- - Monday, August 10, 2020

There is a certain ghastly appeal to the time loop, a fantasy of the silver screen in which a protagonist is forced to relive a dreadful event over and over again. It’s amusing to watch Bill Murray’s character relive his Punxsutawney daytime nightmare in “Groundhog Day,” but jarring when, in his role, Tom Cruise awakens each day only to die in battle in “Edge of Tomorrow.” For retired Lt. Gen. Michael Flynn, a twist in the orderly flow of justice has locked him into a relentless legal confrontation for a crime that common sense says he didn’t commit. It’s real life, though, and it must end.

The former Trump national security adviser on Tuesday faces the full U.S. Court of Appeals for the District of Columbia Circuit, seeking dismissal of a criminal charge that has hounded him for more than three years: allegedly lying to the FBI about the contents of a 2016 phone conversation with Russian Ambassador Sergey Kislyak. Days, months and seasons have unfolded while he has defended his beleaguered reputation, along with a shocking string of revelations about the motivations of the Obama-era lieutenants behind his prosecution. Justice, and the Justice Department, says Mr. Flynn should never have been charged in the first place.

That conclusion has only been reinforced by former Deputy Attorney General Sally Yates’ testimony last week before the Senate Judiciary Committee. Asked by Chairman Lindsey Graham, a South Carolina Republican, whether FBI Director James Comey had gone “rogue” with his handling of the Flynn investigation, she responded, “You could use that term, yes.”

Even if Mr. Comey had indeed gone rogue, Ms. Yates maintained that Mr. Flynn’s communication with the Russian ambassador was ample cause for suspicion. “General Flynn had essentially neutered the U.S. government’s message of deterrence,” she told lawmakers. Sadly, it appears Team Obama was afraid to release its grip on governance, which the American people had voted to hand over to Team Trump.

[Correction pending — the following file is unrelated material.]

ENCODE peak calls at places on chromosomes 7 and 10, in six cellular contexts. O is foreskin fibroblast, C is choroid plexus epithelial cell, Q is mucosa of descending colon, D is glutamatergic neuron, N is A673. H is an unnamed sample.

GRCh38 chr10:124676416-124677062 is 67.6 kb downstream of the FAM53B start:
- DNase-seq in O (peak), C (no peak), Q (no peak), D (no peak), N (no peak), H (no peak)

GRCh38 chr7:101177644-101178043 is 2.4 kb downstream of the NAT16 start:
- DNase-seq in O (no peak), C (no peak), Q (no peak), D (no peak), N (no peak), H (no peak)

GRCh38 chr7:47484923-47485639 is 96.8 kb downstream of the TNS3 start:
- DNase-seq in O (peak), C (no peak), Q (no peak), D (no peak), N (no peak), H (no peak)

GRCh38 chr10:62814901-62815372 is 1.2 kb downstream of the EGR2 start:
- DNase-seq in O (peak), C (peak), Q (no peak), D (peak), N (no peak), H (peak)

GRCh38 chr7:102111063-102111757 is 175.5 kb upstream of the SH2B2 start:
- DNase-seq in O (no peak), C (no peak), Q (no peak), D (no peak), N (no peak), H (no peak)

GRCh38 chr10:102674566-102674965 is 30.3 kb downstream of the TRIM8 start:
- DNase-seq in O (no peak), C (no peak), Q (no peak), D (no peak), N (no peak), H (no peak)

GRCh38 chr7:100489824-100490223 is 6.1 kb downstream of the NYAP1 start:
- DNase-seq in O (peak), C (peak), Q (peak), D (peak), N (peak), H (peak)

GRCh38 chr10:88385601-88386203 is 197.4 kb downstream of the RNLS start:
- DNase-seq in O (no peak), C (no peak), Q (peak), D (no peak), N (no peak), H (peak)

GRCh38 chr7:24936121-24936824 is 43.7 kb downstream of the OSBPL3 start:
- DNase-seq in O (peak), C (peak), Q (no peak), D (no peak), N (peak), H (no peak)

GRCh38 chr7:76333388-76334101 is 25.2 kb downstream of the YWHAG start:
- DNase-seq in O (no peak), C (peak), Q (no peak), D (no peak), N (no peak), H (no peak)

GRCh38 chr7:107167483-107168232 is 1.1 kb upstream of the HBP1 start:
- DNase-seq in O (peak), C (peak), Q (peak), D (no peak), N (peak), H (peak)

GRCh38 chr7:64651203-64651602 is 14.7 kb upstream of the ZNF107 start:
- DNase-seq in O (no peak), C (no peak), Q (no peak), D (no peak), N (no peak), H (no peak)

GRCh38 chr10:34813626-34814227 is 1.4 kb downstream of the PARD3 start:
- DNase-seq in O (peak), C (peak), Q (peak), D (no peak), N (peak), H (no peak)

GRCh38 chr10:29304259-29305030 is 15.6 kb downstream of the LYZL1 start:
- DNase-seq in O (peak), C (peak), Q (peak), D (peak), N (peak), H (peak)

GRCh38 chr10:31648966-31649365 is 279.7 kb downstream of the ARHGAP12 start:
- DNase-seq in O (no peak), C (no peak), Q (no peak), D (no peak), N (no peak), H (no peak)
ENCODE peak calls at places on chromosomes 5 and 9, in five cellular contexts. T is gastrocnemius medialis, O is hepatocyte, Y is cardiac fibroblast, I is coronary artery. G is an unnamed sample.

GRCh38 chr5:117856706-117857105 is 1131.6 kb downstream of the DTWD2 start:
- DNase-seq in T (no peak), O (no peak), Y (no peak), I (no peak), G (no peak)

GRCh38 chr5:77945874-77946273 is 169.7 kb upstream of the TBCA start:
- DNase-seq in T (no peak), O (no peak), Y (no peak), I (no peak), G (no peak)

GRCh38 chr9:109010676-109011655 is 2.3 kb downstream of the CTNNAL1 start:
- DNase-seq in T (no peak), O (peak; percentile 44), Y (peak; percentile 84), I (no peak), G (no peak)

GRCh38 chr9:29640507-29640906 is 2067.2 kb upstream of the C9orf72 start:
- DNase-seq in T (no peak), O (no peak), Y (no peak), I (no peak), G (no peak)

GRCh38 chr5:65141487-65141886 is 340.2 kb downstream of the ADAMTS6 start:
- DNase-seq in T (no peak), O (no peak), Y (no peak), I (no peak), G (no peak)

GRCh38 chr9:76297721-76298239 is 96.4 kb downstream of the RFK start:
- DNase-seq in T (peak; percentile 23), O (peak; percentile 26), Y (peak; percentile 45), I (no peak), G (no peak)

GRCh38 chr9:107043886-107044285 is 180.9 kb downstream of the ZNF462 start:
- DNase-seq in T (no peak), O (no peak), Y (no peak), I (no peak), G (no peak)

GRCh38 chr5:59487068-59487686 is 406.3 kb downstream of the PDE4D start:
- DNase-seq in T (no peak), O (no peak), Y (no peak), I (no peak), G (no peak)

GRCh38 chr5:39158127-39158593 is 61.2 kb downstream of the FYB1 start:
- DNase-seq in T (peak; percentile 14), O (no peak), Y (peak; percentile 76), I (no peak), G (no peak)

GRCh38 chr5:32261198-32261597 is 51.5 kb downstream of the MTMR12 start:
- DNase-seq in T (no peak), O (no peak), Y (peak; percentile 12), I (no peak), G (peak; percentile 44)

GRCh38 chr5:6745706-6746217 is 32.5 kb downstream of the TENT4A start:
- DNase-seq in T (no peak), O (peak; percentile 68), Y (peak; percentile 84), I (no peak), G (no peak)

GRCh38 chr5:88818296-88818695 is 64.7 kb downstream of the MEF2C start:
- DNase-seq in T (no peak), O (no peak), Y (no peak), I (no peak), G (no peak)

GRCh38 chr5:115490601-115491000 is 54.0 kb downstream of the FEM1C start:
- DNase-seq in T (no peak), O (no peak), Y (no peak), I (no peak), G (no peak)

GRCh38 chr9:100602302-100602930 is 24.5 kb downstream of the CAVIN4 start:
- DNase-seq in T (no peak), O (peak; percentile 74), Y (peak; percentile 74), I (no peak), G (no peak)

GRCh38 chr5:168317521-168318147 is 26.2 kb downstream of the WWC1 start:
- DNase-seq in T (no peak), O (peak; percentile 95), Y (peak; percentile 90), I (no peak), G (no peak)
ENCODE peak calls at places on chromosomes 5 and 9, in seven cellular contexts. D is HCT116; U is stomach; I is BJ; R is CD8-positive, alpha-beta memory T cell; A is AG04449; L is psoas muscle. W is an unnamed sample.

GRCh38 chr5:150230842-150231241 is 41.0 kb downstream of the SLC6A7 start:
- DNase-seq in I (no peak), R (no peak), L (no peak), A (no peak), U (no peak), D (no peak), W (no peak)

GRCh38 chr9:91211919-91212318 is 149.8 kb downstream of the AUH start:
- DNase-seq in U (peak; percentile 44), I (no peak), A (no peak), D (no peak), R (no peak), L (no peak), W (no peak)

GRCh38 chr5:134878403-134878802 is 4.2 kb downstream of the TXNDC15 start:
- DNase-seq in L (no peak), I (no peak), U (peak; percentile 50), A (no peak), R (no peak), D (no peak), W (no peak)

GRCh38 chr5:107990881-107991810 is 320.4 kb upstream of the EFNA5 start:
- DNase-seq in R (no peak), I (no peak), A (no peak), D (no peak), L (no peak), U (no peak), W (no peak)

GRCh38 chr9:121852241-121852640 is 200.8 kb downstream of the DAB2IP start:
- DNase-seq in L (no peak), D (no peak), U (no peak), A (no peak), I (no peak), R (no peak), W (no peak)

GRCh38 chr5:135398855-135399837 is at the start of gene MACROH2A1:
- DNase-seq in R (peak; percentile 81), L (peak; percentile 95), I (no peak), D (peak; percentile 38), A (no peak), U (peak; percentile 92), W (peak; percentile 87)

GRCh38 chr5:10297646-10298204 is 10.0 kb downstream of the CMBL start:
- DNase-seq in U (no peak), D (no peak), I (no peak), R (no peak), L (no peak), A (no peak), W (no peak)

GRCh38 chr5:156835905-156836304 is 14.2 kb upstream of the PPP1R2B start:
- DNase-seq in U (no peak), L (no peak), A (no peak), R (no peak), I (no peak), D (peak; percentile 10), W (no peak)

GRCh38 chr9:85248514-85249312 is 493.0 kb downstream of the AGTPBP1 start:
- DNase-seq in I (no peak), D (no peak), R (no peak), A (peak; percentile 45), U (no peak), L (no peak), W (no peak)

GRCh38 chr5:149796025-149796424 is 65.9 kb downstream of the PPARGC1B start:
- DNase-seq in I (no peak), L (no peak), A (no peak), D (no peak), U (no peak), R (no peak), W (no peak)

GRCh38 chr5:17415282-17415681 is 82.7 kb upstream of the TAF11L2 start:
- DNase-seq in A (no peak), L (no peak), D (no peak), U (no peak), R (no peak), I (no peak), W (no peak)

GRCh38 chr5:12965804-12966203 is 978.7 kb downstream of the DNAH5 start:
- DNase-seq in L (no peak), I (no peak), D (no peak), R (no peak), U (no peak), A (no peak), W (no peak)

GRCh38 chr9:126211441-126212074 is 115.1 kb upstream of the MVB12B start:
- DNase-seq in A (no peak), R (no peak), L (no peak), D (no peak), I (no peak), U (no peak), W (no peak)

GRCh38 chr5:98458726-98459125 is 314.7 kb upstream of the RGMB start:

There is no longer any question as to how high involvement in the Flynn case reached in the Obama White House. Declassified documents have placed both President Obama and Vice President Joe Biden in a Jan. 5, 2017, Oval Office meeting during which Mr. Comey briefed participants on details of FBI surveillance of the general.



To hear Ms. Yates tell it, Messrs. Obama and Biden expressed no bias for or against the incoming national security adviser. Mr. Graham, though, disagreed, pointing to a contemporaneous record from the meeting noting that it was Mr. Biden, now the Democratic Party’s candidate for president, who voiced the idea of charging Mr. Flynn with violating the Logan Act, an obscure law prohibiting unauthorized U.S. citizens from negotiating with foreign governments.

As it turned out, Justice Department careerists chose to charge him with lying, overriding the opinion of FBI agents who found no lack of candor when questioning the general about his Russia contact. It has been said that a good prosecutor can indict a ham sandwich. A cunning prosecutor would be more accurate, like those who ganged up on Mr. Flynn; a good one wouldn’t lower himself.

It didn’t take long for the outgoing Obama administration to entangle their incoming nemeses in a world of trouble. Repairing the damage remains incomplete. The Justice Department inspector general concluded in its 2019 report that there was no collusion between Donald Trump’s 2016 campaign and Russia to influence the presidential election. Accordingly, U.S. Attorney General William Barr ordered an investigation into the roots of “Crossfire Hurricane,” the FBI probe that included the Flynn case.

Over the intervening years, Mr. Flynn has been told to plead guilty and go quietly to jail and has been called a traitor by his judge. Fighting back from the brink of ignominy with the help of his patriotic attorney, Sidney Powell, he has watched the case against him crumble under the slow but relentless advance of fact.

Finally, Mr. Barr sought to dismiss the charges against the former general, only to encounter a rebellion within the ranks of the Obama Justice holdovers, followed by presiding Judge Emmet Sullivan’s unprecedented refusal to gavel the case to a close. The U.S. Appeals Court should do it for him.

Americans are waiting for a final resolution that frees Mr. Flynn, a long-suffering public servant. An endless cycle of prosecution is itself a form of punishment. It should never have happened.

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